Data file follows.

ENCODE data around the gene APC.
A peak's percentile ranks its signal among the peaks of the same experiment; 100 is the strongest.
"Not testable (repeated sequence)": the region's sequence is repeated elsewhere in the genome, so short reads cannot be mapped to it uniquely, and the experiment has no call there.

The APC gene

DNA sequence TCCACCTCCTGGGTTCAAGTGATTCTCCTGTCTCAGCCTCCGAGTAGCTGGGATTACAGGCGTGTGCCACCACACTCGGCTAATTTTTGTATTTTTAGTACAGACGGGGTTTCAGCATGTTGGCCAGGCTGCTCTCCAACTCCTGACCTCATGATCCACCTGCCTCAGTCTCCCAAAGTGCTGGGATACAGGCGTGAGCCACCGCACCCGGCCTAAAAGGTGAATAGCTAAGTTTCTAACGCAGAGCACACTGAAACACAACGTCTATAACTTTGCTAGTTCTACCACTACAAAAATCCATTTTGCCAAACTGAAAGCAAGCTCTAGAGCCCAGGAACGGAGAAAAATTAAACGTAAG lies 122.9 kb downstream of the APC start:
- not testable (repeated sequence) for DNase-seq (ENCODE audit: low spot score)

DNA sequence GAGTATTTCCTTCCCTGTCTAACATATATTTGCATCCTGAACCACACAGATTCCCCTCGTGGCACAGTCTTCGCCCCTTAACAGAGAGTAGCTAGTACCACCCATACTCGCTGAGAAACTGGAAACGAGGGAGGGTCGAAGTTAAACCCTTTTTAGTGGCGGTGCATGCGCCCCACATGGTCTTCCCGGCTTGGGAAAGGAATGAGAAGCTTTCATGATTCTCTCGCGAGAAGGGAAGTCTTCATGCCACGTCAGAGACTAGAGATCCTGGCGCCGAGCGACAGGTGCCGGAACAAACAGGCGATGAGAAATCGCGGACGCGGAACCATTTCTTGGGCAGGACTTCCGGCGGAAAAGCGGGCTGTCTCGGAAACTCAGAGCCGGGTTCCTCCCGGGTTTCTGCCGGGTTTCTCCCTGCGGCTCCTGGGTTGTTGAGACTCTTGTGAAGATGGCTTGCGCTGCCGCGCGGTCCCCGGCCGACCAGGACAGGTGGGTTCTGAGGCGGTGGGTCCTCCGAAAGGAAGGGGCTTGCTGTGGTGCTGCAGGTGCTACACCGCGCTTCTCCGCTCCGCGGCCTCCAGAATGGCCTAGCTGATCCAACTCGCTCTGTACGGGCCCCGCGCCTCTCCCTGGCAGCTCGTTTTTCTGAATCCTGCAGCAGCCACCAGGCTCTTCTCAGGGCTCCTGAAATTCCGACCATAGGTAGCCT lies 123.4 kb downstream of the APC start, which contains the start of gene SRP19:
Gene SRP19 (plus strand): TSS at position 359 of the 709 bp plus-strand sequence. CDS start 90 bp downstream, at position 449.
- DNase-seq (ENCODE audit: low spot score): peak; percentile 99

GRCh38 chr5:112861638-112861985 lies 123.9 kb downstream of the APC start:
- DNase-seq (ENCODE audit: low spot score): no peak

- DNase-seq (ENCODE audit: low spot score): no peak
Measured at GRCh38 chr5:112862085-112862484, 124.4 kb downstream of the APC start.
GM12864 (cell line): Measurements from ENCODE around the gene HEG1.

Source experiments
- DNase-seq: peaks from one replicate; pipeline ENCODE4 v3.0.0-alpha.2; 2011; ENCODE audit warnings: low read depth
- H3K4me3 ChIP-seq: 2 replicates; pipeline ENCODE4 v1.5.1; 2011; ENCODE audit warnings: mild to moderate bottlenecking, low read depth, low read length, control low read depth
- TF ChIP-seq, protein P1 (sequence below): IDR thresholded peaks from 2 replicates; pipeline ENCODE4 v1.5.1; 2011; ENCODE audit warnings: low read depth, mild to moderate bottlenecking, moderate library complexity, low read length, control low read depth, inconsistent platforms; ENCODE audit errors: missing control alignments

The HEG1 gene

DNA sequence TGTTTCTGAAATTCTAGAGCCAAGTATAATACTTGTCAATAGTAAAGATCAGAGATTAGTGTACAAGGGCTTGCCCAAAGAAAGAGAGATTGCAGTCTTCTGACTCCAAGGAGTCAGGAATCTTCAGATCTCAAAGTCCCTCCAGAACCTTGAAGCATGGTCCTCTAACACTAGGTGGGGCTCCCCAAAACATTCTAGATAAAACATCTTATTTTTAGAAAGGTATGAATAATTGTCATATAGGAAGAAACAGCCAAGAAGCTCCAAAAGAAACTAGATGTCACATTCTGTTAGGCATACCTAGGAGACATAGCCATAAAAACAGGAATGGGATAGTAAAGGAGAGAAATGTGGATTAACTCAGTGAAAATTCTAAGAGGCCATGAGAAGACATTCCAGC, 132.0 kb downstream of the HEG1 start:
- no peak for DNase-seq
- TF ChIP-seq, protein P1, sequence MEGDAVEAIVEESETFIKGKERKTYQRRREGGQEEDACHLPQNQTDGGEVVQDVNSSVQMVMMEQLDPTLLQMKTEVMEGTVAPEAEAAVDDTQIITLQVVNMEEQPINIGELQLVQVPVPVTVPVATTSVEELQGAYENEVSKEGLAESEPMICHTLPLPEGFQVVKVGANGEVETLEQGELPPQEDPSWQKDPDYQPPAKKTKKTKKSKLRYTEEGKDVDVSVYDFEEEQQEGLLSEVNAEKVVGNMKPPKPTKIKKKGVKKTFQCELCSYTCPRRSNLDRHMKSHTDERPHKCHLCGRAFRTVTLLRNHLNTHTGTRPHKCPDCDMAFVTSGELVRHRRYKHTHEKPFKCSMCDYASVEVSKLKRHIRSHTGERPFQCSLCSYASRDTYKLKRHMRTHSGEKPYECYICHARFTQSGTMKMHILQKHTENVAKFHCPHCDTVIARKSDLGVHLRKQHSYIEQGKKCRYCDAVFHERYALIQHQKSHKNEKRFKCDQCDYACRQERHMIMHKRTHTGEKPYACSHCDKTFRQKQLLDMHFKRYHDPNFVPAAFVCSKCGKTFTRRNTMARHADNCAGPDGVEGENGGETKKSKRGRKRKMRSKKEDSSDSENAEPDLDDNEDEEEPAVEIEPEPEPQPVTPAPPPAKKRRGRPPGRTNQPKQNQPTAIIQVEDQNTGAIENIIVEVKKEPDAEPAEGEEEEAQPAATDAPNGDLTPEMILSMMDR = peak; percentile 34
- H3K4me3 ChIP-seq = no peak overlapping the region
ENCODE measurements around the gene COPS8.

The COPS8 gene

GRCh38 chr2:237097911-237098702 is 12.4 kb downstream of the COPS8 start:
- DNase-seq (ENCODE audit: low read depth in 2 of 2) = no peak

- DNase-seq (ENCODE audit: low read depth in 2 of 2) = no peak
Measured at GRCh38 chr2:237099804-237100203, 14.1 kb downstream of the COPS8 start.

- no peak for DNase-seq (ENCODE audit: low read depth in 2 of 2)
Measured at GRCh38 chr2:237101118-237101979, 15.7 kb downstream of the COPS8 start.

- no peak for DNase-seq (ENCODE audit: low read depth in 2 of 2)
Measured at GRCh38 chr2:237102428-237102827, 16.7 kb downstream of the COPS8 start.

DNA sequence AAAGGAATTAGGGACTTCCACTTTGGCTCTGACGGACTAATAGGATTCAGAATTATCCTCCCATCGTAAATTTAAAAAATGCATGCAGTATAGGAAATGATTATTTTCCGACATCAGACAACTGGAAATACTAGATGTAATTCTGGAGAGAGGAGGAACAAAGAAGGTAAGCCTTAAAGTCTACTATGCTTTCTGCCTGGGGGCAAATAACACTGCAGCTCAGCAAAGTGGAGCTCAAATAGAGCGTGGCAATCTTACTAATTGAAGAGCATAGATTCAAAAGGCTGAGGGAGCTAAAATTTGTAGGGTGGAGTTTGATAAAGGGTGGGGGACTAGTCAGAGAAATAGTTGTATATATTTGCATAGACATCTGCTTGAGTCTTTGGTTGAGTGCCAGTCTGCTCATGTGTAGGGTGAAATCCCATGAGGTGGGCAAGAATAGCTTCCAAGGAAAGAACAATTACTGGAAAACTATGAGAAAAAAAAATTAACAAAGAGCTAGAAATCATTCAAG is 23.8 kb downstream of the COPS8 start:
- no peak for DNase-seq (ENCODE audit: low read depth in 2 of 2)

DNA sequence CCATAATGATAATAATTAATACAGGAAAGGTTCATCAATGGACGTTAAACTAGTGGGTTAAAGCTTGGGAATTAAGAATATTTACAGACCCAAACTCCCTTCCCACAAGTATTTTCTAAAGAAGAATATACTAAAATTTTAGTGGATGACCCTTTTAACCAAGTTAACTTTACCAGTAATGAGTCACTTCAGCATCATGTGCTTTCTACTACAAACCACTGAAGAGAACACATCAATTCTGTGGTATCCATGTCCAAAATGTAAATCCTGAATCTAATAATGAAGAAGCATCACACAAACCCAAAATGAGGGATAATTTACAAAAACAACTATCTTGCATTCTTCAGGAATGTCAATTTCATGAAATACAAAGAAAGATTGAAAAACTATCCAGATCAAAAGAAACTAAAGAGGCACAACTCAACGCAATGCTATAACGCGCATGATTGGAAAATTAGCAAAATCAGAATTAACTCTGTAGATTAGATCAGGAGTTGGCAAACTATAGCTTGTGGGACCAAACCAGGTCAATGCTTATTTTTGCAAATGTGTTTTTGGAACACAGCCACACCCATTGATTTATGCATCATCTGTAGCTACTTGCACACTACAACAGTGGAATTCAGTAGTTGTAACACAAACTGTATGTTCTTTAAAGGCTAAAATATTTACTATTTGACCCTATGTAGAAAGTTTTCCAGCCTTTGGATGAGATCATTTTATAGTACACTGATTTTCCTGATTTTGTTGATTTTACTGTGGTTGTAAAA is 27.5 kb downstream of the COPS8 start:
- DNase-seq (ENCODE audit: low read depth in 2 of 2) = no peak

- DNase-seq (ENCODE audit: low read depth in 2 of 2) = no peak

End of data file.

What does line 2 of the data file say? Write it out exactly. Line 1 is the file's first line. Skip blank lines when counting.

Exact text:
A peak's percentile ranks its signal among the peaks of the same experiment; 100 is the strongest.